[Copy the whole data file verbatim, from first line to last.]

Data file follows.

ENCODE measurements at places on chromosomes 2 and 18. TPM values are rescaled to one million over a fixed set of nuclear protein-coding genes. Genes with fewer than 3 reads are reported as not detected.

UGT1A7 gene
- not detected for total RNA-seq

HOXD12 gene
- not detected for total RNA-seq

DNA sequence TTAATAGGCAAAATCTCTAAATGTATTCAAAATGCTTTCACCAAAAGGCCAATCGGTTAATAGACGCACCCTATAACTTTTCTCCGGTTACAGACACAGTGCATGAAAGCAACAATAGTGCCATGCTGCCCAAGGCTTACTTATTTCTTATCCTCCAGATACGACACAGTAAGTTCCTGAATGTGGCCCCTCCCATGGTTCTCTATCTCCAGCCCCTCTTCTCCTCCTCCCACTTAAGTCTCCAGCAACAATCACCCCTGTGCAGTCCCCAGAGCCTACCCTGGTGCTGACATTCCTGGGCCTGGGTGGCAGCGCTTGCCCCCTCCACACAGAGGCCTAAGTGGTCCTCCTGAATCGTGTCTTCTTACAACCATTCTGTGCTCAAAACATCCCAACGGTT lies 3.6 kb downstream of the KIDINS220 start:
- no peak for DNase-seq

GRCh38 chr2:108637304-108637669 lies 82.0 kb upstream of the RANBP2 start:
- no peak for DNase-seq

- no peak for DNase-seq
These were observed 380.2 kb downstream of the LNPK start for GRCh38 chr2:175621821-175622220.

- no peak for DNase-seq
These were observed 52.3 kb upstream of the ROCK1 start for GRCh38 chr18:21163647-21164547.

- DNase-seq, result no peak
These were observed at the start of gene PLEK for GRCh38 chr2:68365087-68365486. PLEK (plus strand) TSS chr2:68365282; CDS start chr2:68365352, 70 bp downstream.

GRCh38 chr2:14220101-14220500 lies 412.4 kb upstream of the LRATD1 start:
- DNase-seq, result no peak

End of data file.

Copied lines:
ENCODE measurements at places on chromosomes 2 and 18. TPM values are rescaled to one million over a fixed set of nuclear protein-coding genes. Genes with fewer than 3 reads are reported as not detected.

UGT1A7 gene
- not detected for total RNA-seq

HOXD12 gene
- not detected for total RNA-seq

DNA sequence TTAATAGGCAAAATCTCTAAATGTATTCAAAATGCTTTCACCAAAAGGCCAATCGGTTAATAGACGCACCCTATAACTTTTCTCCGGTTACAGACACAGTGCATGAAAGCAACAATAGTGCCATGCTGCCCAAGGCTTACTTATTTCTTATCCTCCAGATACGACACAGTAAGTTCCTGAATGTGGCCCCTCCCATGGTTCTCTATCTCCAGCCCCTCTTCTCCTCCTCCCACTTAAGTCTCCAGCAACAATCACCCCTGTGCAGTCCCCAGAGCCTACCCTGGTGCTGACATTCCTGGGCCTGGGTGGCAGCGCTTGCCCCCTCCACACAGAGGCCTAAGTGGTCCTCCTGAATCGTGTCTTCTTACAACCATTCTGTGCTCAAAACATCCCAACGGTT lies 3.6 kb downstream of the KIDINS220 start:
- no peak for DNase-seq

GRCh38 chr2:108637304-108637669 lies 82.0 kb upstream of the RANBP2 start:
- no peak for DNase-seq

- no peak for DNase-seq
These were observed 380.2 kb downstream of the LNPK start for GRCh38 chr2:175621821-175622220.

- no peak for DNase-seq
These were observed 52.3 kb upstream of the ROCK1 start for GRCh38 chr18:21163647-21164547.

- DNase-seq, result no peak
These were observed at the start of gene PLEK for GRCh38 chr2:68365087-68365486. PLEK (plus strand) TSS chr2:68365282; CDS start chr2:68365352, 70 bp downstream.

GRCh38 chr2:14220101-14220500 lies 412.4 kb upstream of the LRATD1 start:
- DNase-seq, result no peak